Two-thirds of UK workers consider moving overseas – Perkbox

The UK could face a workforce exodus, as 62% of British workers say they would consider moving overseas to work remotely, according to research by Perkbox

Almost two-thirds of the UK workforce are considering a professional move overseas, according to new research from global benefits platform, Perkbox.

Research reveals that 62% of UK employees would consider a move abroad to work remotely, and many are trying to make it happen, with more than a quarter (28%) of business leaders reporting an increase in requests for international working. And business leaders are supportive of such a move with research showing three-quarters (75%) trust their people to work productively from anywhere.

Microsoft’s latest Work Trend Index backs this up, with organisations in the UK seeing that productivity is not being affected by where their staff work. Less than half (43%) of business leaders said productivity had been negatively impacted since the move to remote, 11 percentage points lower than the global average, and much lower than the 84% recorded in China, 62% in India and 52% in France.

UK employers increasing switch to remote-first policy

As a result, an ever-increasing number of employers are giving employees more say in deciding how and where they work, and even the chance to work completely remotely, as they wake up to the realisation that remote working has many benefits, from improved productivity and happier employees to less spend on overheads, not to mention attracting and retaining top talent – the latter crucial in the current war on talent.

Big Four firms Deloitte and PwC UK announced last year that its staff could work remotely. PwC said its employees could work remotely for up to eight weeks, allowing them to take extended overseas trips, while Deloitte UK says its workers can choose how often and when they come into the office, if at all. Banks and financial institutions have also switched, or are switching, to remote-first working, including JP Morgan and HSBC.

Technology companies too have switched to remote-first working, making it possible for employees who can work completely remotely to be able to do so permanently, including Twitter, Square, Coinbase, Meta, and Shopify

Employers offer benefit of remote working to retain and attract top talent

This comes as the great resignation, which began as a US phenomenon, continues to build in the UK and employers face the tightest market in at least 50 years.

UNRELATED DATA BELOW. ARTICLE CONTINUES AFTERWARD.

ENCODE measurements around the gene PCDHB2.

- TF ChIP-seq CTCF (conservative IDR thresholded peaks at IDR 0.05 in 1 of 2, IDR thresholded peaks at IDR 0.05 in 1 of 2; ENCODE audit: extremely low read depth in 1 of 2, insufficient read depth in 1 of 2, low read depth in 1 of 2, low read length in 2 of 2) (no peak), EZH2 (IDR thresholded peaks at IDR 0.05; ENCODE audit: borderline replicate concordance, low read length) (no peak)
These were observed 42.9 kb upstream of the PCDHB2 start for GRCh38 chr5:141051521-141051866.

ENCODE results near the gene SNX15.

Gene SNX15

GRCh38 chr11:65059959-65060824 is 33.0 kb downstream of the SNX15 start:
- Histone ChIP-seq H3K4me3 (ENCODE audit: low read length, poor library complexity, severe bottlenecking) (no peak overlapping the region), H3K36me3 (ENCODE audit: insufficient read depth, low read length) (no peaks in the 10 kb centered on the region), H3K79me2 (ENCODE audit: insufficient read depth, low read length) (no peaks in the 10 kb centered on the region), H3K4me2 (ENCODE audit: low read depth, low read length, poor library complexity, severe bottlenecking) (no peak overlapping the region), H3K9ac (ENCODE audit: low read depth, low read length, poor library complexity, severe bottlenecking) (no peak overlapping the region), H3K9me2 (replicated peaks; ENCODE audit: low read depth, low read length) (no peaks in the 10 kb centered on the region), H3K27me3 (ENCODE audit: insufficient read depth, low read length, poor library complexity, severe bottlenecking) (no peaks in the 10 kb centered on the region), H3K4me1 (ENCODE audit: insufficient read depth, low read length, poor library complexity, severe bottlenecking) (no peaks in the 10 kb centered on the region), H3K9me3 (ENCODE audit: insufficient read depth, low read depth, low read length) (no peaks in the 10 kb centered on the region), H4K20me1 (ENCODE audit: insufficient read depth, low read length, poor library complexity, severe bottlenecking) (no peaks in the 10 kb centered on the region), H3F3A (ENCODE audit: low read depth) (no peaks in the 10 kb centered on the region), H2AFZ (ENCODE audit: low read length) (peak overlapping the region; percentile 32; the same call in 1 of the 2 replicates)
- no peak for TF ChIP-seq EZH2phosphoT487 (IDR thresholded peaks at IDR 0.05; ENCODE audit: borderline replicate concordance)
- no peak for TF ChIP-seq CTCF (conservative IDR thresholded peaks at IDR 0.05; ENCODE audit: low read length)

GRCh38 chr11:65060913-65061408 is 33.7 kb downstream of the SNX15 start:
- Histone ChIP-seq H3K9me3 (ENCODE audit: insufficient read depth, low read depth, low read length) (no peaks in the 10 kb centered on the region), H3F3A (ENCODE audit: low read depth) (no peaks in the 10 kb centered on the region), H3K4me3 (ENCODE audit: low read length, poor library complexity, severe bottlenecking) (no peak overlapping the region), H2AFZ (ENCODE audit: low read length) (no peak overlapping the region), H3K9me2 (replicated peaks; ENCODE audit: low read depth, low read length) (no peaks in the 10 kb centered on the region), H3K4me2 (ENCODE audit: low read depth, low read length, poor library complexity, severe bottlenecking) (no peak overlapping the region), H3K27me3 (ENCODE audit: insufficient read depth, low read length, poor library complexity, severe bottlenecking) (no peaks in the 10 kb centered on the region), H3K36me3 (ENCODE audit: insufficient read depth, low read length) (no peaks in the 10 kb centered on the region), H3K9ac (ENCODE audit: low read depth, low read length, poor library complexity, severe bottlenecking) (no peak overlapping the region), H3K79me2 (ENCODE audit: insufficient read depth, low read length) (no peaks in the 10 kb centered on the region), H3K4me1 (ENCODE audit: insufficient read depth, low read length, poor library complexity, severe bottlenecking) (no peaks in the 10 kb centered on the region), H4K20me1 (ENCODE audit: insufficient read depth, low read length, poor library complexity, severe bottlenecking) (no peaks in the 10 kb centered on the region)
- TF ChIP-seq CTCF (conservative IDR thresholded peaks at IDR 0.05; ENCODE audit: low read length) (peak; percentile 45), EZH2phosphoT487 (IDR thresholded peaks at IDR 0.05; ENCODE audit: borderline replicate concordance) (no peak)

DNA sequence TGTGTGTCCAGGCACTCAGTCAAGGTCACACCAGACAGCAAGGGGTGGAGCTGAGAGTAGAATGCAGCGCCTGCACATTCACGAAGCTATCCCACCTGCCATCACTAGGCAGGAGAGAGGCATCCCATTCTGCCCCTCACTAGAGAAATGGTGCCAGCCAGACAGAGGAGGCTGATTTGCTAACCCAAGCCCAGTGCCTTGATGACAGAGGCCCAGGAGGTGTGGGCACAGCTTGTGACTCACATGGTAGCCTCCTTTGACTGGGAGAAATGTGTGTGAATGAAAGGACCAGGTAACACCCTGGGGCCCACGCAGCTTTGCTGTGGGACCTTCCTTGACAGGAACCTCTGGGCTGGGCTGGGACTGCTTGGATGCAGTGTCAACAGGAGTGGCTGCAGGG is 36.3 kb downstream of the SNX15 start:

Employers with staff working completely remotely are three times more likely to report having found it easier than usual to hire new employees over the past year, compared to office-based, according to HR software provider CIPHR’s recent survey of British employers.

Offering employees a perk of remote working, including working overseas, is now beyond a nice-to-have, says Gautam Sahgal, CEO, Perkbox.

It’s encouraging news as the UK rethinks how to be competitive on the global stage, as organisations will be able to attract the best talent from the hyper-competitive job market with this progressive thinking, or retain talent.

According to Matt Macri-Waller, Benefex founder and CEO, the pandemic has forever changed our priorities and our relationships with work, and the landscape for employee experience is shifting. “With job vacancies and staff attrition at record highs, it’s never been more important for all organisations to re-examine how they engage with employees and how they deliver their employee experiences.”

Business leaders must create consistent employee experience, whatever the location

That said, there are challenges with such a scenario, as highlighted by the Perkbox research – more than half (57%) of employees surveyed say they would expect colleagues to work the same hours as them, no matter the location, a third (34%) would expect their employer to pay lower salaries to colleagues based in countries with lower costs of living, and nearly half (48%) would pay closer attention to fully remote colleagues, to ensure they are remaining productive.

It is essential therefore that HR and business leaders set expectations and create a consistent employee experience, no matter the worker’s location.

"A unifying culture across borders will help employees build stronger relationships with their teams and managers," says Gautam. "This type of model is only going to become more mainstream, so the challenge and opportunity for HR teams lies in creating an environment where everyone feels part of a shared purpose or goal, whilst still having their individual requirements acknowledged and catered to." 

Perkbox is urging employers to ensure equal access is available – regardless of location – to the same guidance, benefits and rewards. This will ensure employees feel equally informed, supported and appreciated wherever they are – creating confidence in the experience they can expect from employers in all circumstances.

“It's also crucial to empower managers to reward and recognise team members in any country, even if they're the only team member based in a certain location, so that all can feel equally seen and connected to their organisation whilst enabling values to be upheld globally. And employers shouldn't forget the power of employees feeling seen and heard by fellow employees either. Enabling peer-to-peer recognition will help strengthen culture and mitigate tensions that may arise from remote working."

READ The rise of the workation


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